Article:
Table of Contents (TOC) Model A Table of Contents model is simply a canonical example of organizing top level nodes for a given product or technology within the tree of the MSDN Library.  

    The Windows Phone TOC in the MSDN Library is a good example and includes the following key components:
    • What's New
    • Code Samples
    • Getting Started
    • Tools
    • Concepts
    • Common Tasks
    • Features
    • Class Library Reference
    Controlled Vocabularies

    Controlled vocabularies are simply a shared set of agreed terms.  They help content producers use consistent labels for ideas and concepts and to organize information.  You can also use them to help map alternative terms and words back to the main term.

    Here are some Controlled Vocabularies I’ve found helpful:

    • Content Types (what are the various types we use and what do we call them?)
    • Categories / Topics (what are the key categories or topics for a given domain?)
    • Features (what are the key features for a given product or technology?)

    You can see these parts working together in action at Microsoft Developer Guidance Maps.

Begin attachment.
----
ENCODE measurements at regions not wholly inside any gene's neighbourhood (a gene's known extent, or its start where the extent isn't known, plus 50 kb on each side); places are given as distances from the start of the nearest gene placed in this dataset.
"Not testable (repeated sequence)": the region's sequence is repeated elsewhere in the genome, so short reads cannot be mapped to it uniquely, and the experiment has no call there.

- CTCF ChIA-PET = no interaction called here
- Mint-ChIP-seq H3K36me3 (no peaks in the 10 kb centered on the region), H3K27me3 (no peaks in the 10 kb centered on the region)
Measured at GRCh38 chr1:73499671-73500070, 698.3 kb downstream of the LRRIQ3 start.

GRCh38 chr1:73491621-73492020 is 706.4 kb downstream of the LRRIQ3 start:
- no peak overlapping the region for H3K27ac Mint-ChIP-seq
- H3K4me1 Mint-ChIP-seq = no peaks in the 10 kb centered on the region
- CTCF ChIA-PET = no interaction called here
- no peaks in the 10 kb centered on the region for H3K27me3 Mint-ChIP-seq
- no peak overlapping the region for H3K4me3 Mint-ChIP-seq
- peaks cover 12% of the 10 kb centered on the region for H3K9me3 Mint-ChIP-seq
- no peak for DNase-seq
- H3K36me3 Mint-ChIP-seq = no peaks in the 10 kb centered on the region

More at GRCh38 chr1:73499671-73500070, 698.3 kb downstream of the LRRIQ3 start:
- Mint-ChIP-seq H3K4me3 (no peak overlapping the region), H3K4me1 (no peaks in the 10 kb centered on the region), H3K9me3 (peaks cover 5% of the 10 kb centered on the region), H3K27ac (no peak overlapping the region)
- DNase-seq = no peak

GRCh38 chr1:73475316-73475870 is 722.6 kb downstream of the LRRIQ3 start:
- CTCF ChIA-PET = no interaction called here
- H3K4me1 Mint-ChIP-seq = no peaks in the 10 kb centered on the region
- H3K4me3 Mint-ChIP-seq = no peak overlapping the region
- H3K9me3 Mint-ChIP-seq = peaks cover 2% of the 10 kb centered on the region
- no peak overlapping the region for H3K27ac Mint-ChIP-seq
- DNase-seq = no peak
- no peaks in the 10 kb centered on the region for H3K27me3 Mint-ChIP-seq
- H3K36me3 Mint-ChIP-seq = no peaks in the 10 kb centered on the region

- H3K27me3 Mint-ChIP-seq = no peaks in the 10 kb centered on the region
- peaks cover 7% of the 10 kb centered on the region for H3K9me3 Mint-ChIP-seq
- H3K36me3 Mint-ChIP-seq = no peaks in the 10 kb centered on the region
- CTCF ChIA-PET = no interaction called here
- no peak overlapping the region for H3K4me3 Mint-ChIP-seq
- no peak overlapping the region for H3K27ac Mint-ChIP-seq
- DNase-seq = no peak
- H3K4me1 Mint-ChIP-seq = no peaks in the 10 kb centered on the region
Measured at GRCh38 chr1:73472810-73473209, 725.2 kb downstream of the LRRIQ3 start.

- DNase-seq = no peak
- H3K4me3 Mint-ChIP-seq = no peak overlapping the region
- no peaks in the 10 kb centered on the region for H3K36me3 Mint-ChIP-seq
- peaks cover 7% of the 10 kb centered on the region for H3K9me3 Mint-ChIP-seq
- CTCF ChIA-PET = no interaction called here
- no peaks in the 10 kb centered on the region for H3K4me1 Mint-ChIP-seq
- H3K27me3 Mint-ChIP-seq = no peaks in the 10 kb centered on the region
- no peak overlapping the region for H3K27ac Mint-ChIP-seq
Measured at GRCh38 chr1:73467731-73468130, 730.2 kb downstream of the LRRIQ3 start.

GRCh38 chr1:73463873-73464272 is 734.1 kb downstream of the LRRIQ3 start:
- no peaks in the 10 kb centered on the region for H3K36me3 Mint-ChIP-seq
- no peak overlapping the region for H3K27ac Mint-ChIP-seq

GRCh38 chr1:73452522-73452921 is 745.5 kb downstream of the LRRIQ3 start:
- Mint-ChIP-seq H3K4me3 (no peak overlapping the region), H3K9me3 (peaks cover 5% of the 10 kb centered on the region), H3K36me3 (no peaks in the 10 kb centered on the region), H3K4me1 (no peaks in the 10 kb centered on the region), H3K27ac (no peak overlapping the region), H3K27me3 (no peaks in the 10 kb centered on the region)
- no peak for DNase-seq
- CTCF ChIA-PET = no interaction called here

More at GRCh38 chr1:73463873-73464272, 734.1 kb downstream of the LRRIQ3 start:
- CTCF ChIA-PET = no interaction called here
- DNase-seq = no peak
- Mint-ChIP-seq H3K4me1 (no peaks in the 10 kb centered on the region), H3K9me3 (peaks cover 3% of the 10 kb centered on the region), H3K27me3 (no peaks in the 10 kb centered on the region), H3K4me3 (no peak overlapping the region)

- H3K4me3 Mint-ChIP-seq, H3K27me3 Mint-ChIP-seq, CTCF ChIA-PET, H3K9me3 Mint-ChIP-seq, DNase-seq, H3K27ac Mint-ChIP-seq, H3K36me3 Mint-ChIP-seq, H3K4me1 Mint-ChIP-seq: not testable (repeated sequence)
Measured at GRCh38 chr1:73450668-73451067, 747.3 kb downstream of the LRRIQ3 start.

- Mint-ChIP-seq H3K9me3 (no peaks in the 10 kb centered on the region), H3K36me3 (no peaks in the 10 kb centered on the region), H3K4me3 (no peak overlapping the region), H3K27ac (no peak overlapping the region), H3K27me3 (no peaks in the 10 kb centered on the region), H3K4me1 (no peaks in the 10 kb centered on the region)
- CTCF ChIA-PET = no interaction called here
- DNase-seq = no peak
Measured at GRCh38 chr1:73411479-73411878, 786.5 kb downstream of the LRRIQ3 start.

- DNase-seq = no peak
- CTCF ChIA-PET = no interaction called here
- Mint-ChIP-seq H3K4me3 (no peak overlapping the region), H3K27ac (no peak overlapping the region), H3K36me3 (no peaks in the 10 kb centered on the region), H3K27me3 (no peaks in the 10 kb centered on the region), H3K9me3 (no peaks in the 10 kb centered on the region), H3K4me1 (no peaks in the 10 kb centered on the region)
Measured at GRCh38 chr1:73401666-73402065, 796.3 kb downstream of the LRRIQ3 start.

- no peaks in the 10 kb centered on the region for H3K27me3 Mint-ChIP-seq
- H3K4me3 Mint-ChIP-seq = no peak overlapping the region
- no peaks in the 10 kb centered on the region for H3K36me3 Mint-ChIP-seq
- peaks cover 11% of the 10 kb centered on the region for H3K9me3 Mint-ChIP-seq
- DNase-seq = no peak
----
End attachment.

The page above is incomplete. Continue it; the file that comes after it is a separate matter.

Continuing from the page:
• J.D. Meier's Blog

    Getting Started, Solve-a-Problem, and Arch-and-Design


    This post is about creating an effective body of knowledge for helping developers succeed with your product.  When I try to size up a space in terms of technical documentation, best practices, and prescriptive guidance for a given domain, product, or technology, I use the following mental model:


    I think of it in terms of three basic buckets:

    1. Getting Started.   This is a relatively finite space.  If you address the basic scenarios, how to install, how to get started, how to do a simple “hello world” and then provide a roadmap for learning and a roadmap for knowing the timelines and paths for the technology, you have a pretty good baseline for users to get up and running.  My two favorite developer guidance tools here are a map of the technology in terms of the key components, features, and APIs (like a “PDC Poster”) and a walk through the flow of a request (like a UML sequence diagram.)